18
Fri, Aug

Dark areas of Arctic sea ice show where conditions have become suitable for algae and phytoplankton underneath the ice. Photo credit: NASA.

Science

In 2011, researchers observed a massive bloom of phytoplankton growing under Arctic sea ice – conditions that should have been far too dark for anything requiring photosynthesis to survive.

Using mathematical modeling, researchers from the Harvard John A. Paulson School of Engineering and Applied Sciences (SEAS) found that thinning Arctic sea ice may be responsible for these blooms and that the conditions that cause phytoplankton blooms have become more common. This has the potential to cause significant disruption in the Arctic food chain.

The paper published 29 March 2017 in the journal Science Advances challenges everything scientists thought they knew about phytoplankton blooms in the Arctic Ocean.

Phytoplankton shouldn’t be able to grow under the ice because ice reflects most sunlight light back into space, blocking it from reaching the water below. But over the past decades, Arctic ice has gotten darker and thinner due to warming temperatures, allowing more and more sunlight to penetrate to the water beneath. Large, dark pools of water on the surface of the ice, known as melt ponds, have increased, lowering the reflectivity of the ice. The ice that remains frozen is thin and getting thinner.

F2.largeSpatial map of the average number of days of sufficient light for sub-ice phytoplankton blooms over time. (A to C) Shading indicates the number of days in May, from 1986 to 1995 (A), 1996 to 2005 (B), and 2006 to 2015 (C), where a sub-ice bloom is permitted. (D to F) Same as (A) to (C) but for June. (G to I) Same as (A) to (C) but for July. Red boxes in (D) to (F) indicate the region of the 2011 cruise. Baffin Bay and regions with an ice concentration less than 80% at every point during each time period are colored blue. Continents are colored gray. Map courtesy of authors.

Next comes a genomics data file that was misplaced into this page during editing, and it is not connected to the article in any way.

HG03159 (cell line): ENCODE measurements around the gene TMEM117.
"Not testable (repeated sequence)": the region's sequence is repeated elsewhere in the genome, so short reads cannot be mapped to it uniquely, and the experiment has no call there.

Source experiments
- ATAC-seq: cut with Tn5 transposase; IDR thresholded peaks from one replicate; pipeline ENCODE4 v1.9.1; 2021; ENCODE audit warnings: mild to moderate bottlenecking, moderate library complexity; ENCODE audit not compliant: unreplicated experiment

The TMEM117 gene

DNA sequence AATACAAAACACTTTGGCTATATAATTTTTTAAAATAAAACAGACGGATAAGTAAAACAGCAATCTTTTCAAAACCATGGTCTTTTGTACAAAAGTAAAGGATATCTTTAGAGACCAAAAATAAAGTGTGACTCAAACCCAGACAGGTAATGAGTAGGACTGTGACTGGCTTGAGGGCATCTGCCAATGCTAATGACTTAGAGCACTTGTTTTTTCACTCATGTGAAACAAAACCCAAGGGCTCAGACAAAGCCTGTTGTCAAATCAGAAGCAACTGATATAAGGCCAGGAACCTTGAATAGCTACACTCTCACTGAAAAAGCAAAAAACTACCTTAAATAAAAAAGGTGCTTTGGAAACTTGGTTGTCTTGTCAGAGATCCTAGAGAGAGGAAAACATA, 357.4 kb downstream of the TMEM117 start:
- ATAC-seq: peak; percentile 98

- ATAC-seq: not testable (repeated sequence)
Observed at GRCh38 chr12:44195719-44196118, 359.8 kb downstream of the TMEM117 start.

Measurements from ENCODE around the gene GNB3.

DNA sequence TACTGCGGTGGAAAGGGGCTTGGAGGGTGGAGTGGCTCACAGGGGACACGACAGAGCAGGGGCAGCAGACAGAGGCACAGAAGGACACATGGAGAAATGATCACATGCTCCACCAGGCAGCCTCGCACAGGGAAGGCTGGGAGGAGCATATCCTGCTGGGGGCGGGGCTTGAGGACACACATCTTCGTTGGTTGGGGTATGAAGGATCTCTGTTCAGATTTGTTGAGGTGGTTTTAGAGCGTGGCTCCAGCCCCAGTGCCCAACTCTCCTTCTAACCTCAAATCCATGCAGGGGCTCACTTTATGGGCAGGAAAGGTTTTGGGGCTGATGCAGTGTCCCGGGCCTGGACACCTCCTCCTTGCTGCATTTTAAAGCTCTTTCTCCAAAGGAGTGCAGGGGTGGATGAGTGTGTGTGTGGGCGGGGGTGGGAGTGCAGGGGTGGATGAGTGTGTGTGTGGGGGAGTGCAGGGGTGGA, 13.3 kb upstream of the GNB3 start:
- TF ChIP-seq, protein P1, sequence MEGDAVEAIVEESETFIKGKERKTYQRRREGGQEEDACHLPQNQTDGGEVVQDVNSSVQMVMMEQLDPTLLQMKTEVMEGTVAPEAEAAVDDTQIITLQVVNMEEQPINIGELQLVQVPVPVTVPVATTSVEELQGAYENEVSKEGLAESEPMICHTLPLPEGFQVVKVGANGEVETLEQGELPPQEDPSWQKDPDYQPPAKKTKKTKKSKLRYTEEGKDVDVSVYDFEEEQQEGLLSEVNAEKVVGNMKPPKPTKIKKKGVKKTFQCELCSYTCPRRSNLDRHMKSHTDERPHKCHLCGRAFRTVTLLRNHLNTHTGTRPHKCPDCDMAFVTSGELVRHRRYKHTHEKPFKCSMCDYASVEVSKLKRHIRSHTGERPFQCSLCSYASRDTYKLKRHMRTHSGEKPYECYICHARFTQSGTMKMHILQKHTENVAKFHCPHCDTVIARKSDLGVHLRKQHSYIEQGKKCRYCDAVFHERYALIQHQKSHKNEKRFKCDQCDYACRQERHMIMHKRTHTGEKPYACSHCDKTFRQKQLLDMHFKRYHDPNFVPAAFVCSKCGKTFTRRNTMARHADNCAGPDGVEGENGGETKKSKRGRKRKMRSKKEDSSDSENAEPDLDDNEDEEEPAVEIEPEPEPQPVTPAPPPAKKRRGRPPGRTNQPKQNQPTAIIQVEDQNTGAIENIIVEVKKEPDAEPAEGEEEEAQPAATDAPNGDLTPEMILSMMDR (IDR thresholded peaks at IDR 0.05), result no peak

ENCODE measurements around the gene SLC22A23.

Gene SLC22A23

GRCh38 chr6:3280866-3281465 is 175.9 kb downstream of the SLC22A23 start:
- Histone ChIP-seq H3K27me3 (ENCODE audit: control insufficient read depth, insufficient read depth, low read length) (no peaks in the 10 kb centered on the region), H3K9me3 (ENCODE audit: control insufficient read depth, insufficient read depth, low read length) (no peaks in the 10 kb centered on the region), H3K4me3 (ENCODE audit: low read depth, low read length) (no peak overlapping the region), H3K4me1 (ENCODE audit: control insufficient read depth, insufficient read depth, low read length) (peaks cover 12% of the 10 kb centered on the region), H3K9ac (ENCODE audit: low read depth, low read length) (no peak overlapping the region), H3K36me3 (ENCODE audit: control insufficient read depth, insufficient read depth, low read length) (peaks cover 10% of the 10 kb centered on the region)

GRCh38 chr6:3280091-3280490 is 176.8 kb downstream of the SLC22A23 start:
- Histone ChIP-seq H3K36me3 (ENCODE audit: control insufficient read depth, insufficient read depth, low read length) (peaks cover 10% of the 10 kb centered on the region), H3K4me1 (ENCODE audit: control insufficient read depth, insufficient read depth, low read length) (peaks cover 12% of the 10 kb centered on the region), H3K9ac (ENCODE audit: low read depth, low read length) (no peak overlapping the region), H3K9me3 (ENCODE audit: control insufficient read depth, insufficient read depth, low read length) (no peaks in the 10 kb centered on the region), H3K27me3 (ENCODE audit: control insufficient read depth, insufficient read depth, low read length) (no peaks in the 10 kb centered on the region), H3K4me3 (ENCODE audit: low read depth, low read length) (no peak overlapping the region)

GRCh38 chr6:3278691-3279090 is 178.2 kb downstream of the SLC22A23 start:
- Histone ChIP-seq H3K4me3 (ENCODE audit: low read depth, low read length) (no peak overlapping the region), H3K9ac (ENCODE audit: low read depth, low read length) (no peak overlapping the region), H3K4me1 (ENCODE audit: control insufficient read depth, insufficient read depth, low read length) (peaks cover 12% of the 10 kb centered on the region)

The big question was how much sunlight gets transmitted through the sea ice, both as a function of thickness, which has been decreasing, and the melt pond percentage, which has been increasing.

Chris Horvat, first author of the paper and graduate student in applied mathematics at SEAS explained: “What we found was that we went from a state where there wasn’t any potential for plankton blooms to massive regions of the Arctic being susceptible to these types of growth.”

The team’s mathematical modeling found that while the melt ponds contribute to conditions friendly to blooms, the biggest culprit is ice thickness. Twenty years ago, only about 3 to 4% of Arctic sea ice was thin enough to allow large colonies of plankton to bloom underneath. Today, the researchers found that nearly 30% of the ice-covered Arctic Ocean permits sub-ice blooms in summer months.

Horvat added, “All of a sudden, our entire idea about how this ecosystem works is different. The foundation of the Arctic food web is now growing at a different time and in places that are less accessible to animals that need oxygen.” Dr Schroeder summarized, “This study demonstrates that improving the sea ice model leads to a step forward in our understanding of how the Arctic is responding to climate change.”

The researchers hope their model will be helpful for planning future expeditions to observe these blooms and measuring the impact this shift will have on ecosystems. Read the full paper: Horvat et al. (2017) The frequency and extent of sub-ice phytoplankton blooms in the Arctic Ocean, Science Advances, 3, 3, 2375-2548. Further information can be found on the Harvard and Reading University websites.

Sign up for our newsletter